So, up front, you have to see the first movie for this one to really work well. This movie goes straight into the meta-narrative that was sort of the big “twist” of the last movie: Everything that’s happening is both part of the narrative (i.e. the Lego World) and also a representation of the meta-narrative (i.e. what’s happening in the Real World). Stuff that happens in each one actually impacts the other, however, which almost makes this a pataphysical movie… something that is really unbelievably complex for a children’s film and impressively done so well that this movie is actually really easy to follow.
Unlike the last movie where the revelation is pretty late, this movie makes it pretty explicit up front that the “Systar System” is a representation of Finn’s (Jadon Sand) sister, Bianca (Brooklynn Prince). In fact, if you don’t get that pretty quickly, I’d actually say that the first few scenes don’t really make sense. For example, in the opening battle against the Duplos, the Duplo monsters respond to being shot with lasers with “okay, I eat lasers” and to being hit with batarangs with “you missed.” Anyone who has ever tried to play an imaginary game with a small child will immediately recognize this interaction. What’s great is that you could analyze almost every scene from both the normal and meta levels and both work perfectly. I’m not sure how Lord and Miller keep doing it, but I’m damned glad they are.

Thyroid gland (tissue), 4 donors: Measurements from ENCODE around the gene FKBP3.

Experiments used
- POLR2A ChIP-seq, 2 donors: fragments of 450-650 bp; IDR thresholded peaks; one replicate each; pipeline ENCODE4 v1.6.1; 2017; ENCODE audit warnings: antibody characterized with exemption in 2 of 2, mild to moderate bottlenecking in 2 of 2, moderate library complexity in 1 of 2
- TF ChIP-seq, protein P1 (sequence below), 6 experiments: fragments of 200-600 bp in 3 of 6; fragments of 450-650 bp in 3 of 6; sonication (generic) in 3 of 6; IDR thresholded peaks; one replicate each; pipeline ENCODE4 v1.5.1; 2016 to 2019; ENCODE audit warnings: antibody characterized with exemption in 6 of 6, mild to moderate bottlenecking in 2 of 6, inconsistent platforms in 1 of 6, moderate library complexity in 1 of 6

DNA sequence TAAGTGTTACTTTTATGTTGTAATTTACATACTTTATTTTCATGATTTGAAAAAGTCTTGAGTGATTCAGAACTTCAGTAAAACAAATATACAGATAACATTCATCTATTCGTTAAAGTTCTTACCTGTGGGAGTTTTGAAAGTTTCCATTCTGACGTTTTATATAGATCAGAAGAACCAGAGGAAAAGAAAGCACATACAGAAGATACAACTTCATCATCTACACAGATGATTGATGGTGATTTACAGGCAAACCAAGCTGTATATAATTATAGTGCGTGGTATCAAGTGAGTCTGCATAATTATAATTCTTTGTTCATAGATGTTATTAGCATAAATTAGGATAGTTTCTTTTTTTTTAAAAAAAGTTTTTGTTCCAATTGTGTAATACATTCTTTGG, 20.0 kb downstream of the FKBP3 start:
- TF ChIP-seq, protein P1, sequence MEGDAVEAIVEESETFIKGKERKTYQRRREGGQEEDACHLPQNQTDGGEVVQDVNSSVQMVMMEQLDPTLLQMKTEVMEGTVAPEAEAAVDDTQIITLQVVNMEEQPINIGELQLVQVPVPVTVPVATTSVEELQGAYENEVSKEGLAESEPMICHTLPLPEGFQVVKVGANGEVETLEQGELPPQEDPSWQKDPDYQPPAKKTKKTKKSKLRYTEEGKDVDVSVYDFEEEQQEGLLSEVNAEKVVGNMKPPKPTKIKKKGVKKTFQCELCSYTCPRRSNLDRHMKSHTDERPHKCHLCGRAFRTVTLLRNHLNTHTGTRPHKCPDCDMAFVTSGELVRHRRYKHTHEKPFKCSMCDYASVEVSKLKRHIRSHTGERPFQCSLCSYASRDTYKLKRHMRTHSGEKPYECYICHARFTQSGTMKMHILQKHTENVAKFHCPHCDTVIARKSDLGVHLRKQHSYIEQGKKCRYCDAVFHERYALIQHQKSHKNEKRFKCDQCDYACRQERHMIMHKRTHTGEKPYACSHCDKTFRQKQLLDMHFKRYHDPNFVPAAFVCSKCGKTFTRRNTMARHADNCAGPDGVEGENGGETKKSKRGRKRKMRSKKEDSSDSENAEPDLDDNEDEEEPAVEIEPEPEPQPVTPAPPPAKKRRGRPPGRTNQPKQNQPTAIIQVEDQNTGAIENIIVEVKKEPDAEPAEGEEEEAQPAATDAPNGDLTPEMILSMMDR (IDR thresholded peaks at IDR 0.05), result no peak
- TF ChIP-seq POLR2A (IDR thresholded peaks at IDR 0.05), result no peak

The messages of the movie, and yes there are several, similarly work on a bunch of levels, both as the lessons learned by the characters and also the lessons learned by the kids through the characters. Everything is a pretty wholesome moral, ranging from the value of family to the nature of maturity to the fact that it’s easier to be a judgmental dick than it is to genuinely keep opening yourself up to people and hope for better. No matter who you are, there’s something to get out of this movie.
The music is just as fun as the last movie, particularly the movie’s signature song “Catchy Song” which is such an earworm while also being a song about how the song is an earworm. I also would give credit to all of Tiffany Haddish’s songs, which are hilarious and awesome, as well as Lonely Island’s song with Beck and Robyn.
Last, I have to complement how well the movie handles references, much like its predecessor. Unlike the last one, where most of the characters that pop up are just there because Finn’s dad (Will Ferrell) owned the kits, in this one, you can actually figure out why Finn and Bianca themselves would have these figures and the reasons range from funny to borderline profound. My personal favorite is ***MINOR SPOILER ALERT*** the fact that Finn keeps seeing Bruce Willis in ducts… because his dad showed him Die Hard and, as a teenager trying to be “mature,” that’s a movie that you tend to focus on ***SPOILER OVER***.